The most effective persuasive strategies incorporate all three approaches – establishing ethos to build speaker credibility, employing pathos to engage emotions, and utilising logos to back assertions through facts and logic.
Example of a Persuasive Speech Outline
Here is an example outline for a 6-minute persuasive speech on why schools should start later:
Title : Starting School Later Will Benefit Students’ Health and Performance
Specific Purpose : To persuade my audience that high schools should start no earlier than 8:30 a.m. to align better with teenagers’ natural sleep cycles.
I. Introduction A. Adolescents are chronically sleep-deprived due to early start times B. Lack of sleep harms health, safety and learning ability C. Delaying school start by even 30 minutes could make a difference
II. Body Paragraph 1 : Early times contradict biology A. Teens’ circadian rhythms shift to late-night/morning pattern B. Most do not get sufficient rest due to obligations like sports C. Studies link lack of sleep to obesity, depression and dangers
III. Body Paragraph 2 : Laters starts to boost academics A. Alert, well-rested teens demonstrate improved test scores B. Attention, focus and memory all benefit from adequate sleep C. Fewer absences and tardies reported at later-starting schools
IV. Body Paragraph 3: Community support available A. American Academy of Pediatrics, medical groups endorse change B. Adjusting schedules is feasible and other districts had success C. Later start times are a small change with a large impact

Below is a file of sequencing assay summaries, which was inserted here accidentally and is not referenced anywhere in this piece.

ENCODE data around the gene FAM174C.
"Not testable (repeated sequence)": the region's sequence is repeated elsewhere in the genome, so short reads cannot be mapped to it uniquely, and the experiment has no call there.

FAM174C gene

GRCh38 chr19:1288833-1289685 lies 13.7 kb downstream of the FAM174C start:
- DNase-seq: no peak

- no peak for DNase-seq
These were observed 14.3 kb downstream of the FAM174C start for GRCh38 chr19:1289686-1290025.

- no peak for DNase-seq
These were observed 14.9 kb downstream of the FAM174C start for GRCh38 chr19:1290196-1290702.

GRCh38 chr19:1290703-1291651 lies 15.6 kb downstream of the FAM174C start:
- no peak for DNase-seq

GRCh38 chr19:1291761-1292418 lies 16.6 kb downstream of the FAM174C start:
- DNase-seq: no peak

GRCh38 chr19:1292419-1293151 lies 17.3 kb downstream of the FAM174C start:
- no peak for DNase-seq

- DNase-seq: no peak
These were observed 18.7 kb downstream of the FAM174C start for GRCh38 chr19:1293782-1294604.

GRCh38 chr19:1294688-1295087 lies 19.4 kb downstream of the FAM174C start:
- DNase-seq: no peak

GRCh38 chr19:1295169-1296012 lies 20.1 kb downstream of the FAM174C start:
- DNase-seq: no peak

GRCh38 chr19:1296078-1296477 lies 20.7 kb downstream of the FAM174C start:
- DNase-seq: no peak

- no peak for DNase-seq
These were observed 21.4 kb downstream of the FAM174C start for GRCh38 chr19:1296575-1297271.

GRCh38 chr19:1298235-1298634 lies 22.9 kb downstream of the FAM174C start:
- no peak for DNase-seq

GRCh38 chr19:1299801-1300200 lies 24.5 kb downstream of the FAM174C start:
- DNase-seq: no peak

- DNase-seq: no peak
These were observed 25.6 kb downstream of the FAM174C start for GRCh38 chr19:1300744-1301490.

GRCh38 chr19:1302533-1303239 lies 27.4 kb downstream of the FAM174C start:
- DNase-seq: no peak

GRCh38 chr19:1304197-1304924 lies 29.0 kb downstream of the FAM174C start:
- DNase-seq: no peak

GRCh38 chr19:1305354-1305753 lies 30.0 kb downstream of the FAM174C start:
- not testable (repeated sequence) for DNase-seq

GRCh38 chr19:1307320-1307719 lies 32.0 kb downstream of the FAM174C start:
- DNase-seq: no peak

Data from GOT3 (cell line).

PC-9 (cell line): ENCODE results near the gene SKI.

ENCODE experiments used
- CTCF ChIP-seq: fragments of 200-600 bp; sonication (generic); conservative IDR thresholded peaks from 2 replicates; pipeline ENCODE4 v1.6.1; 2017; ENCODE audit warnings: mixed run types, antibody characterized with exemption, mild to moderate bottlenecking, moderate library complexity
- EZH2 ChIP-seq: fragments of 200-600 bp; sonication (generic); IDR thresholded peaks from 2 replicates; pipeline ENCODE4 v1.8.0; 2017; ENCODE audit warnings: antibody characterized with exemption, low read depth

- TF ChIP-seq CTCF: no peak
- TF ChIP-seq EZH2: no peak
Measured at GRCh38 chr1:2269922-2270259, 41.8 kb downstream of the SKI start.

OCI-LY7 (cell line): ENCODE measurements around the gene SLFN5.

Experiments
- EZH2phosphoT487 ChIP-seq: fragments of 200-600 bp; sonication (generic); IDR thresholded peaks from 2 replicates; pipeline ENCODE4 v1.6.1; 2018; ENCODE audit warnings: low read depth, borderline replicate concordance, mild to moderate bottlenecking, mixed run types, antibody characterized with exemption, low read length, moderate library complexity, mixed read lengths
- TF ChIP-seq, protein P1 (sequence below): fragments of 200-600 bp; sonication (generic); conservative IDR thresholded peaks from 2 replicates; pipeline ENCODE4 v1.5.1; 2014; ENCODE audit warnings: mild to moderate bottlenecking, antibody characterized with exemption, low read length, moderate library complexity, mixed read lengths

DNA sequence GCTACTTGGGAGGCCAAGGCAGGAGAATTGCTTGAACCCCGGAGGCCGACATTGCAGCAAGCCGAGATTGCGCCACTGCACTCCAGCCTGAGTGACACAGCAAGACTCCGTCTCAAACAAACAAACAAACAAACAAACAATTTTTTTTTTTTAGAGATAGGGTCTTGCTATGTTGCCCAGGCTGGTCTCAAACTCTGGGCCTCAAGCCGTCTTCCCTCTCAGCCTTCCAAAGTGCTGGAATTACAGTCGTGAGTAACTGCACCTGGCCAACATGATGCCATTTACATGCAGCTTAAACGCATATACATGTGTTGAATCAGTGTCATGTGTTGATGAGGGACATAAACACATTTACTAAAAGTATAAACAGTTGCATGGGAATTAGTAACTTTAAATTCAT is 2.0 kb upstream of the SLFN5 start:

V. Conclusion A. Prioritising student wellness should motivate policy revision B. Delaying the start by even 30 minutes could transform outcomes C. I urge support for biologically aligned school start times
This is an example of a persuasive speech pitching a business proposal to a potential investor:
Title : Investing in a Mobile Car Wash App
Specific Purpose : To convince investors to back the development of a new on-demand mobile car wash app.
I. Introduction A. My experience in the car care and app development industries B. Gap in the market for a convenient, tech-enabled car wash solution C. Preview of potential and investment opportunity
I I. Body Paragraph 1: Large untapped market A. Majority of car owners dislike traditional wash methods B. On-demand economy has disrupted many industries C. App would remove barriers and attract new customers